The Busting of Benson

03 Mar

Much has been said in other blogs about that bane of yesteryear’s Kenyan primary school student, the cane. It is my turn to weigh in with a couple of yarns from my own brief time in primary school about just what used to happen during a caning. The following tale is adapted from a real life occurrence that took place in 1993, with changes made to protect identities and to entertain the reader.

The scene is a primary school situated in what is called one of Nairobi’s leafy suburbs. Our story revolves around a young student we shall call Benson. Benson was a long, thin fellow with large eyes and a face that was capable of assuming a most lugubrious attitude in the face of Authority. He was, for the most part, a thoroughly agreeable fellow. But the chief characteristic of Benson’s character was its duality. Benson was riotous when Authority was absent and was transformed into a docile, timid schoolboy the minute a teacher walked in. His changeability was a source of great puzzlement for me when he joined the class in Standard Seven. But as I have since discovered, there is (or has been) a bit of the Benson in all of us. I digress.

One day the long arm of the law caught up with young Benson, as it inevitably does with almost all schoolboys (and a markedly smaller percentage of schoolgirls). A short teacher by the name of Mr. W walked in one morning and Benson was a shade too slow in effecting the marvelous Mr. Hyde-to-Dr. Jekyll variant of his transformations. Alas! The poor lad was taken in the very act of “talking in class”. Perhaps the size of the teacher was the unhappy circumstance that impeded Benson’s reflexes, and things would have gone differently had a more visible instructor chanced to walk in. How small are the things upon which the catastrophes of life may hinge!

Now, emotions in the class were a pretty mix at this juncture I can tell you. Chief among them at this early stage was a feeling of relief that one had not himself (or herself) been caught. But this emotion was being superseded with each passing second by a feeling of anticipation – nay, let me be honest – eagerness at the spectacle that was about to unfold. Witness the hapless culprit slouching to the front of class, hunched of shoulder, large of eye and doleful of mien! Behold his shuffling, hesitant step! Cast your eye upon the brief instructor, now involved in relieving his upper body of the encumbrances of his coat, and his upper arms of the encumbrances of his shirtsleeves! There may have been no drum-rolls, no eerie, chilling music. But for us 12-13 year olds, it was edge-of-the-seat stuff. The tension in the air was palpable.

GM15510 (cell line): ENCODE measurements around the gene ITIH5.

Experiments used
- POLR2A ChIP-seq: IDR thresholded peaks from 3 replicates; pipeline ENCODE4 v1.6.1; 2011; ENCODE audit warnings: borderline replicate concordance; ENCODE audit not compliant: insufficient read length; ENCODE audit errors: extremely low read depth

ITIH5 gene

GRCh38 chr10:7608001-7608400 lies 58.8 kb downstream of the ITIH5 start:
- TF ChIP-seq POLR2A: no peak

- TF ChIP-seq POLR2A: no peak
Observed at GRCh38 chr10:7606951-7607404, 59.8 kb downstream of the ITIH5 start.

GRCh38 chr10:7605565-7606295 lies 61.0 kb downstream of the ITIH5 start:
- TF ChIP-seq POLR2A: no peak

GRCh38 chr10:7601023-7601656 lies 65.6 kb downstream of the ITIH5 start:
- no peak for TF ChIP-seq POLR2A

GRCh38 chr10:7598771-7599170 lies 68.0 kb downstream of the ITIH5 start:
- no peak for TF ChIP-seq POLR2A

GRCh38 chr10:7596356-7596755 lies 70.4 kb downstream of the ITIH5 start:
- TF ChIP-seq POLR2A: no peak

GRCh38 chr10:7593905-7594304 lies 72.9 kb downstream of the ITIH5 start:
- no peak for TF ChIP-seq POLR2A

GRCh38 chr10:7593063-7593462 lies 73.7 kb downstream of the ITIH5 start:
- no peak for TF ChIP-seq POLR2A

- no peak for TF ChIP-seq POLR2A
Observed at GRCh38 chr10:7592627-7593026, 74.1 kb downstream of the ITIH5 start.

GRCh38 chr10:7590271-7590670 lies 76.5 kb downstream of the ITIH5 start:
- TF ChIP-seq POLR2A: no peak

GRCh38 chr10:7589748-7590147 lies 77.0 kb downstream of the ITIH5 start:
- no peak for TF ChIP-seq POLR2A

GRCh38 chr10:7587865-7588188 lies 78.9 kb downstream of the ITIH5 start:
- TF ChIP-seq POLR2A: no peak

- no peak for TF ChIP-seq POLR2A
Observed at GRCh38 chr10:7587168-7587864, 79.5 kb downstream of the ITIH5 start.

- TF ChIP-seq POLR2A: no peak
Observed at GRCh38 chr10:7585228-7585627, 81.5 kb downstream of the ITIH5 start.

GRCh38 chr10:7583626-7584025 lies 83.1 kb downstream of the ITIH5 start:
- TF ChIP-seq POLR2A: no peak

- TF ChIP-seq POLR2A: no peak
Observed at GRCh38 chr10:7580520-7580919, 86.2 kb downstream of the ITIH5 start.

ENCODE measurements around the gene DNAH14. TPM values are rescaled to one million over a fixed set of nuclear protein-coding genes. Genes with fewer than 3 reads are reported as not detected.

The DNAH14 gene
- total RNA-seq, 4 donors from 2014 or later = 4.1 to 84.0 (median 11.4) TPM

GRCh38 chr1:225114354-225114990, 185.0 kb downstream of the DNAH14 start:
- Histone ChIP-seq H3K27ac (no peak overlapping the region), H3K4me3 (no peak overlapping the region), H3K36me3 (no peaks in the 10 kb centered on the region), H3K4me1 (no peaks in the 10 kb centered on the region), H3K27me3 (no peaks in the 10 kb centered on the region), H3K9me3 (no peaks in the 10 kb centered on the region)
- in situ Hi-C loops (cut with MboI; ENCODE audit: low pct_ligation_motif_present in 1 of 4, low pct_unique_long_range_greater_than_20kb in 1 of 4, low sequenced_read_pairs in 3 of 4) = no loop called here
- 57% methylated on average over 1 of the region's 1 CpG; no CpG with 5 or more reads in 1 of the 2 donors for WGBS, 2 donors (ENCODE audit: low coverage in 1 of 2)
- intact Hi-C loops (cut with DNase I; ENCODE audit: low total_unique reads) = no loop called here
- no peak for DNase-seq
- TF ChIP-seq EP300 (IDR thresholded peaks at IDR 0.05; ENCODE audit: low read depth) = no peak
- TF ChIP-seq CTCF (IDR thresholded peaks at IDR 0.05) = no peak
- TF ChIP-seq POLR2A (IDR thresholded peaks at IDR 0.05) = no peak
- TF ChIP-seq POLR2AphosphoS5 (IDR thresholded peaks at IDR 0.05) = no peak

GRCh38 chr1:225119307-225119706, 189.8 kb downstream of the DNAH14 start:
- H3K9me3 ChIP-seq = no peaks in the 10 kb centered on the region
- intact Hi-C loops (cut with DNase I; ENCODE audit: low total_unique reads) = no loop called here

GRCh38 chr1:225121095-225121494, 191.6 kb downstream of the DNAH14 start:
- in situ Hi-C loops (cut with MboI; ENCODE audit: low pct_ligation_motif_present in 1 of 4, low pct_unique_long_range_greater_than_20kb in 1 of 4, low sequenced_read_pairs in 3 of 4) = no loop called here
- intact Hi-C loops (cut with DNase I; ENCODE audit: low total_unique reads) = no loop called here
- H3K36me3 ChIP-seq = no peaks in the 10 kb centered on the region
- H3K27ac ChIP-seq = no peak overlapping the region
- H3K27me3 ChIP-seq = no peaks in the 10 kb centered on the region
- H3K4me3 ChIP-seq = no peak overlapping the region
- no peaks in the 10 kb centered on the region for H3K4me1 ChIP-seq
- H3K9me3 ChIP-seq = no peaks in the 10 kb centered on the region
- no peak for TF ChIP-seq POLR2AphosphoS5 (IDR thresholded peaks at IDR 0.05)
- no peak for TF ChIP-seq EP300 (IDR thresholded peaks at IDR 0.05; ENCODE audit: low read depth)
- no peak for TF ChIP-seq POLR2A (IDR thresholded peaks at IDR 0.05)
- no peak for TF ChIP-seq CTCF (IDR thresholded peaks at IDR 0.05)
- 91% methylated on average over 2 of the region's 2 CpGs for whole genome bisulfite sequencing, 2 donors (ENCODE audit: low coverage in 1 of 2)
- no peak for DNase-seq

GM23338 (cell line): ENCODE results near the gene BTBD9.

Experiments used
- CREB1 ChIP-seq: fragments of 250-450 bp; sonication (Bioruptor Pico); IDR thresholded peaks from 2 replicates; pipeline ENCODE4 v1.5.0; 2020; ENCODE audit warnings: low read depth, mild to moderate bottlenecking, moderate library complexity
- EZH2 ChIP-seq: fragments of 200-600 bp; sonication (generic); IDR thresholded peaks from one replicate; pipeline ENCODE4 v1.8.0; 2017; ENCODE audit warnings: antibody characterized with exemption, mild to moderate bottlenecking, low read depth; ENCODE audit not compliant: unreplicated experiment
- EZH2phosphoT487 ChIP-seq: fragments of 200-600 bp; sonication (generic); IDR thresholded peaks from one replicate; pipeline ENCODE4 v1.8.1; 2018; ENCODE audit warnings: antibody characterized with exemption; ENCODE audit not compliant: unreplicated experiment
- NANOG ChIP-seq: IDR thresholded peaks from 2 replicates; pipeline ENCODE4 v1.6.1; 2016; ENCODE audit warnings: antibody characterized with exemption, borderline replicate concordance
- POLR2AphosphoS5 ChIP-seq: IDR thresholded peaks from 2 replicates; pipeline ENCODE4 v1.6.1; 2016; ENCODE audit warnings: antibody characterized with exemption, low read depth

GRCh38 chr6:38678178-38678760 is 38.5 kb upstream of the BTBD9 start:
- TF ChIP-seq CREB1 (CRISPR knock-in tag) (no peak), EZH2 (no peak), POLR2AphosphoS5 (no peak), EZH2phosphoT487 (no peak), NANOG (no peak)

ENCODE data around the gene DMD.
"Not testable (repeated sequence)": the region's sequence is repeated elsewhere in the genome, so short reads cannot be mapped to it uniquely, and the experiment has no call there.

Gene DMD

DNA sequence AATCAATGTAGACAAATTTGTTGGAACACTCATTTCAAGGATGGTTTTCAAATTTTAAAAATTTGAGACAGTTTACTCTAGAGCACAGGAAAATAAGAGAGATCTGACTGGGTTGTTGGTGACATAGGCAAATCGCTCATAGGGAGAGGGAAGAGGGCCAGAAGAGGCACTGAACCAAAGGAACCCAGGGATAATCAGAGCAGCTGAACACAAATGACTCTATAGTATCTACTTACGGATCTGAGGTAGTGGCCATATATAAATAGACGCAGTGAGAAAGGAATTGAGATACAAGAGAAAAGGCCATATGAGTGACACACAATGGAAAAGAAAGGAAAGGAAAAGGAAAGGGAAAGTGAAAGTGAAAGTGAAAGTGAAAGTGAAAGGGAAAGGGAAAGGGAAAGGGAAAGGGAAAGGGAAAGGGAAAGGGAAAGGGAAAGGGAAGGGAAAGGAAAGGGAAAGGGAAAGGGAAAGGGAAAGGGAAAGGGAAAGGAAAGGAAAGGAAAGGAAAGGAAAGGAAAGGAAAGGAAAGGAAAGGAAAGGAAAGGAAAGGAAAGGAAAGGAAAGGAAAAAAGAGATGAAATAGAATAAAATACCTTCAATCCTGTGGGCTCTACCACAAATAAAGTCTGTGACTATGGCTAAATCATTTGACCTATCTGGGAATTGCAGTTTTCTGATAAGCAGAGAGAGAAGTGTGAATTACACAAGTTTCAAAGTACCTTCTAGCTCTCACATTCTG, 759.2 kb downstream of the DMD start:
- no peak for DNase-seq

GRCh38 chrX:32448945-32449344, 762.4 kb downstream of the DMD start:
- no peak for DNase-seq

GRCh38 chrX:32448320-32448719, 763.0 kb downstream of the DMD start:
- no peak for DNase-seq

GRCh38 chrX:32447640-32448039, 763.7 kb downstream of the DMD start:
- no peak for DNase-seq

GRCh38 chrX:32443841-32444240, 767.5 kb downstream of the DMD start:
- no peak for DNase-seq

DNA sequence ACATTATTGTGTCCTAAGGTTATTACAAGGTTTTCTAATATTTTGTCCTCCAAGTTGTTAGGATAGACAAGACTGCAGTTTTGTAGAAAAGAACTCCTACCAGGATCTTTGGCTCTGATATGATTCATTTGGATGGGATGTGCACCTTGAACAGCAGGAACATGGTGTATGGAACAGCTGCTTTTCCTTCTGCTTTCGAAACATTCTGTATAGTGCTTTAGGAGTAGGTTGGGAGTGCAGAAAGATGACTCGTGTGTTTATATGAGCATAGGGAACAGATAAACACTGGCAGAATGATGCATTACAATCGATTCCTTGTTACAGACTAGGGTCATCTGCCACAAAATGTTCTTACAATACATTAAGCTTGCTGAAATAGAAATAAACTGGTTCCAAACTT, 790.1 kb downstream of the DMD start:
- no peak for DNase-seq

Benson arrived at the front of the class in the longest time he could have taken without incurring the further wrath of the teacher. The mournful look on his face would have softened me, had I been the dispenser of justice. The boy’s face oozed penitence and regret from every pore. But Mr. W, apparently, was made of sterner stuff. Availing himself of a stout hosepipe reinforced within by a thick piece of (what I believe to be) broomstick, he commanded Benson to touch his toes.

By now the watching class was in a state of excitement that was bordering on the manic. It is just as well that no-one lost his self-awareness and voiced his anticipation out loud. Small mental hands were rubbing themselves together in young minds all over the room. One was not often commanded to touch one’s toes during caning. This directive, indifferently delivered by the teacher, received with delicious awe by the class, and regarded with disbelief, trepidation and finally horror by the sorry student was another fact to carefully file away and embellish the story with when telling it at the lunch-break.

It is at this point that the story takes a rather bizarre turn. The aforementioned instructor now commenced to rub his cane upon the area of the unfortunate student’s exposed posterior with sure, circular strokes. What horrible, awful feelings of expectation this must have induced in Benson only he (Benson) can relate. It must have been torture. The teacher’s reasons for doing this cannot be accurately related either. Perhaps he was doing it in much the same way that a carpenter will give a nail a few practice taps with his hammer, thus ensuring his aim is true before he delivers the final blows. I cannot say. As for us, where before our breathing had been feverish, it now ceased altogether. Where we had been sitting on the edge of our seats, some of us now stood up. We would of course discover this later when we found to our surprise that we had to sit down as Benson made his way to his seat.